(Adds shares, plans for foreign expansion)
By Keith Weir
LONDON Aug 1 Leading British bookmaker William
Hill said the soccer World Cup had boosted revenues in
the first half of the year, with growing numbers of its
customers betting on matches online.
In his first day in the job on Friday, new Chief Executive
James Henderson said his priorities were to grow the business
internationally, develop its technology and profit from the
increasing number of ways in which its customers can now bet.
Betting on the World Cup in June and July was up by 80
percent on comparable figures from the last time the tournament
was played in 2010.
The World Cup helped to offset the impact of unfavourable
sports results earlier in the year when bookmakers had to make
big payouts on weekends when a number of favourites won,
particularly in English Premier League soccer.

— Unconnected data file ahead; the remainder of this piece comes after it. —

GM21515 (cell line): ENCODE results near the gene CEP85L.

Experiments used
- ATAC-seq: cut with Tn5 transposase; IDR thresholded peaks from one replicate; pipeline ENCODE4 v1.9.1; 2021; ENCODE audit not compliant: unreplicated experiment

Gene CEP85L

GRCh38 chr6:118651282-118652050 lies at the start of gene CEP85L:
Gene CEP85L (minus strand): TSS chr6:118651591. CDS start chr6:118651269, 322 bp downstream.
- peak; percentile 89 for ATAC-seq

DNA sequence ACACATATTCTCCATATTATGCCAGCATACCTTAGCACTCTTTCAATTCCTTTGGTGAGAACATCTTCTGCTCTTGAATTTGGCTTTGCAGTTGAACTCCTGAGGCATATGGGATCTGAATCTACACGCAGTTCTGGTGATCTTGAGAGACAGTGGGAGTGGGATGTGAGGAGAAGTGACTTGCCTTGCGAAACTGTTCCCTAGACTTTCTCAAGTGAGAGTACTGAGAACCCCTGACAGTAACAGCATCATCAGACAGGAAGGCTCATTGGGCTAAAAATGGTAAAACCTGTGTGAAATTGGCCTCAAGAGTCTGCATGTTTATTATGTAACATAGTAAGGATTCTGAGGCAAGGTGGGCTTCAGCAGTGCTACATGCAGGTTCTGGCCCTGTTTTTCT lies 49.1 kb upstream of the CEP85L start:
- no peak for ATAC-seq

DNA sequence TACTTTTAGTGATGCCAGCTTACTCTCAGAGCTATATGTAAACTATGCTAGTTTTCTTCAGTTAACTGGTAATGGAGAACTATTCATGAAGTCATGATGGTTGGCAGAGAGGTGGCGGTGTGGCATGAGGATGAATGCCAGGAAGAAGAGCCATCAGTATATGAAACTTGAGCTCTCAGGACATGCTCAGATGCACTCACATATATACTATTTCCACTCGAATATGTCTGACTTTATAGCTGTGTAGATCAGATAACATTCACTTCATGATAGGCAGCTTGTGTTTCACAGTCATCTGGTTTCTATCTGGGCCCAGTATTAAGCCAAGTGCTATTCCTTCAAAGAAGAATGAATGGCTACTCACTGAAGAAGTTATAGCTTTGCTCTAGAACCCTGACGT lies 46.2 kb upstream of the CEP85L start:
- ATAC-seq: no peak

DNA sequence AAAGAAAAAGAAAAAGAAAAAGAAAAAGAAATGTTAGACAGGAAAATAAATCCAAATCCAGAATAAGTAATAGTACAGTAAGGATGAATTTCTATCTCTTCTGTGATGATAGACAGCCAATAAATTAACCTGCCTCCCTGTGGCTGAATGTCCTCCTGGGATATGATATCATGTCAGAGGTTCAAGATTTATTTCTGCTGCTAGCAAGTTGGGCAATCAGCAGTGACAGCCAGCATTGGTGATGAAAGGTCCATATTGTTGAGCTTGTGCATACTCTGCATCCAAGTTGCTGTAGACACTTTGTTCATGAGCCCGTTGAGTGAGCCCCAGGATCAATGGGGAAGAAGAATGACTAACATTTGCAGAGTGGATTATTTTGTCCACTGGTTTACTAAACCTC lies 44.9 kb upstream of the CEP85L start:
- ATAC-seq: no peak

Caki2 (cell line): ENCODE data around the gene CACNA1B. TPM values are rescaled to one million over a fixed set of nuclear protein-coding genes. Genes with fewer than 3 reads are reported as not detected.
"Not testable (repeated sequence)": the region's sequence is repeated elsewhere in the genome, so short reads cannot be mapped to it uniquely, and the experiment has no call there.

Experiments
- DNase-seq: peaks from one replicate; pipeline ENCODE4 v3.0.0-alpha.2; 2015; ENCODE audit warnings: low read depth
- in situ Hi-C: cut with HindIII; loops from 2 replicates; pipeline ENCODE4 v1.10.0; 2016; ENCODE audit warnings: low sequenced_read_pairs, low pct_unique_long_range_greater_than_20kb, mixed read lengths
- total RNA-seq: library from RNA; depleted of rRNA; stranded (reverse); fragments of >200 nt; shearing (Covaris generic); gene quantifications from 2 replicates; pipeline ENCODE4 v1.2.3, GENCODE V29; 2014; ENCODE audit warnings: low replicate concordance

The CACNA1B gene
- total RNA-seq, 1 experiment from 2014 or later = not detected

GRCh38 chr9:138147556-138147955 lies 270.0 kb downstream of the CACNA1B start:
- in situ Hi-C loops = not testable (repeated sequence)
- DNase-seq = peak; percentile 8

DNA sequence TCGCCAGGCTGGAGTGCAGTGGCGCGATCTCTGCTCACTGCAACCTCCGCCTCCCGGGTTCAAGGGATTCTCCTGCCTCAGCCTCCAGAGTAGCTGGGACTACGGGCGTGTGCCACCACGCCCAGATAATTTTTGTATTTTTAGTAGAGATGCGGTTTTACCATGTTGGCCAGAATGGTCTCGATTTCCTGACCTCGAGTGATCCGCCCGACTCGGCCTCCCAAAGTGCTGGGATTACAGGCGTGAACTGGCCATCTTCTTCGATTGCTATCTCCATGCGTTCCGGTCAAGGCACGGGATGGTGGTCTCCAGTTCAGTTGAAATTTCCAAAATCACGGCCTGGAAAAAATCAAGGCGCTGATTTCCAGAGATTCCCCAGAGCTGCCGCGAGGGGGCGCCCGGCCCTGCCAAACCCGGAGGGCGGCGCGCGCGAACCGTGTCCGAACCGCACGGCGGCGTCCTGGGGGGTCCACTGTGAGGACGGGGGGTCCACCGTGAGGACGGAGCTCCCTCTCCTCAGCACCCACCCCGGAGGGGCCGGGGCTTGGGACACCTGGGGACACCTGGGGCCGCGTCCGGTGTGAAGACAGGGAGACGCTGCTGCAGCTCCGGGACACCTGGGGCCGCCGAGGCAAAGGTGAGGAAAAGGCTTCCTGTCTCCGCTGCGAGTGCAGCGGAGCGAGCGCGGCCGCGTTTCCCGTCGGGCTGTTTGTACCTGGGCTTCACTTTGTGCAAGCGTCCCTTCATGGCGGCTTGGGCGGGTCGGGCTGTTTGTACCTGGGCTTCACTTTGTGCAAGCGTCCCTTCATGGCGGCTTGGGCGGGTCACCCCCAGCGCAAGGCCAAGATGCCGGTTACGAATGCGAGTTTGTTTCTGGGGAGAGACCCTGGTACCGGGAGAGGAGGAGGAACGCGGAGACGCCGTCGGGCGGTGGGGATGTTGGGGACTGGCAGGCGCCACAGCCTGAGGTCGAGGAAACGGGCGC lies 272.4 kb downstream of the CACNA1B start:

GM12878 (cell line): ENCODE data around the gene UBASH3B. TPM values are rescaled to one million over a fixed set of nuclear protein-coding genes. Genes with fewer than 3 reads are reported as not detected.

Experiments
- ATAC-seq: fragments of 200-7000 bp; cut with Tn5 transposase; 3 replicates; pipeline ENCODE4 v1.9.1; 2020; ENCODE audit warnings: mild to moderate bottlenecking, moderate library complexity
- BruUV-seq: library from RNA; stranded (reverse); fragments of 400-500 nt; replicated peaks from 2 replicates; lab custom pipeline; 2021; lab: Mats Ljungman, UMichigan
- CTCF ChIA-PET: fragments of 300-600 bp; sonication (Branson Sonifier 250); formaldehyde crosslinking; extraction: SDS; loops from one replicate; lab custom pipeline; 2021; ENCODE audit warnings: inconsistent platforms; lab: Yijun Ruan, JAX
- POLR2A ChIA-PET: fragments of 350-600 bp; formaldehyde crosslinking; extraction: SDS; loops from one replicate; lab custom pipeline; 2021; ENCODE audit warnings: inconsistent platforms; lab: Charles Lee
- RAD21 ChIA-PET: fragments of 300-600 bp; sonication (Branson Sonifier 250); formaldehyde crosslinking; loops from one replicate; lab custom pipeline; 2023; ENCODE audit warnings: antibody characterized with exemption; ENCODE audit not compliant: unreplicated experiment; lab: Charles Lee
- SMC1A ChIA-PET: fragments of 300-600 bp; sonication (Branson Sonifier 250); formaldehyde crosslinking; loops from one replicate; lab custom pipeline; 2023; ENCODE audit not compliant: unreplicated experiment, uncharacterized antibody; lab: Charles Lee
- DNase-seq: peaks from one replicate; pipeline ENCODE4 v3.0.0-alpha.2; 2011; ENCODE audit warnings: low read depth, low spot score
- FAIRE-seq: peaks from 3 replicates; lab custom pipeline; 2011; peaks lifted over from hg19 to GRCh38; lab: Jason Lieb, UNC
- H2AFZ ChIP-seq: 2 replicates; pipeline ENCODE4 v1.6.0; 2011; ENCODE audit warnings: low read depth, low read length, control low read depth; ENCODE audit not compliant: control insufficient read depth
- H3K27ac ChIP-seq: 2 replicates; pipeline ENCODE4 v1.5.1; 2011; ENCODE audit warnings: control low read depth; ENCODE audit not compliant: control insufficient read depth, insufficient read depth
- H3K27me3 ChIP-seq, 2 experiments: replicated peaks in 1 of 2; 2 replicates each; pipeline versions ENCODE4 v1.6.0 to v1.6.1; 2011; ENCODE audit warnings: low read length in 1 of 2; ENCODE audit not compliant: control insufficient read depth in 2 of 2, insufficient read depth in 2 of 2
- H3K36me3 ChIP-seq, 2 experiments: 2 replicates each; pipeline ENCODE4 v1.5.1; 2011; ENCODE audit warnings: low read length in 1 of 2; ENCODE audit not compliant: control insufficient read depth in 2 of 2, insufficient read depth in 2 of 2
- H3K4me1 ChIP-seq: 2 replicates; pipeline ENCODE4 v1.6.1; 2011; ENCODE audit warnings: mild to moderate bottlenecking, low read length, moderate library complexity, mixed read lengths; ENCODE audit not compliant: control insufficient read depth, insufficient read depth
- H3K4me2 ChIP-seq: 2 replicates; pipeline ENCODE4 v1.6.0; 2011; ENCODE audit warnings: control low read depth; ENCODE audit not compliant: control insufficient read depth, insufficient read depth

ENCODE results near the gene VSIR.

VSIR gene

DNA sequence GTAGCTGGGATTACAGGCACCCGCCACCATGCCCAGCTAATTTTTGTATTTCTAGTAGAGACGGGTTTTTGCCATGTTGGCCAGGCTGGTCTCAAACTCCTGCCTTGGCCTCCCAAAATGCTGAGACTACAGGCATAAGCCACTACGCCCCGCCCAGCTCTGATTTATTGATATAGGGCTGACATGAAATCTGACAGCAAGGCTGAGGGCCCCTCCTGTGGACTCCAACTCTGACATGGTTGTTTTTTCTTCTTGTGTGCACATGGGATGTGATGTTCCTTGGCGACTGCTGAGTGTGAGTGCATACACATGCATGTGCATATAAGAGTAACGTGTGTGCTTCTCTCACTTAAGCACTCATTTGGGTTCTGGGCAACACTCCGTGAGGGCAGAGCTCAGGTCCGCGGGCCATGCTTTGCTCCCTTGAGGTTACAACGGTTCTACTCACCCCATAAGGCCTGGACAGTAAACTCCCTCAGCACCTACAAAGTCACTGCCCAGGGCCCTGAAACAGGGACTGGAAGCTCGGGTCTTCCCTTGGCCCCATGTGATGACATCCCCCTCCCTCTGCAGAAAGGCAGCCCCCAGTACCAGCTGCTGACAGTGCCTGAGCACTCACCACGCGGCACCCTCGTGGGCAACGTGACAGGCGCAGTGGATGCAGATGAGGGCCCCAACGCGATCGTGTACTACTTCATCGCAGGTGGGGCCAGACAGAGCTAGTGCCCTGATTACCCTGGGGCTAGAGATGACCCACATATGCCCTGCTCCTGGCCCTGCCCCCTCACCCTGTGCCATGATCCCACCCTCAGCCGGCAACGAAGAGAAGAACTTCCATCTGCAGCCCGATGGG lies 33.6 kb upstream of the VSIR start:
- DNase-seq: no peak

Revenue rose 7 percent to 805 million pounds ($1.36 billion)
in the 26 weeks to July 1, while operating profit dipped by 2
percent to 177 million. Both figures were slightly ahead of
Shares dipped 1.2 percent to 348.2p by 0730 GMT.
HARD ACT TO FOLLOW
Henderson, who has been with the company for 29 years, faces
the tough task of replacing the highly regarded Ralph Topping.
Topping had been with William Hill for more than four
decades, serving as CEO in the last six years.
He won plaudits for an international expansion which has
taken the company into Australia, the United States, Spain and
Italy and developing the online business.
That expansion has seen William Hill stride clear of rival
Ladbrokes to establish itself as the biggest company in
Henderson said he planned to build on what Topping had done
rather than changing strategy.
"I will be looking hard at how we can continue to create
shareholder value in developing a focused but internationally
orientated gambling group," Henderson said.
The industry is facing financial and regulatory pressures in
Britain where the government is tightening controls on betting
shops and increasing taxes on both online gambling and high
stakes gaming machines.
($1 = 0.5925 British Pounds)
(Reporting by Keith Weir; editing by James Davey)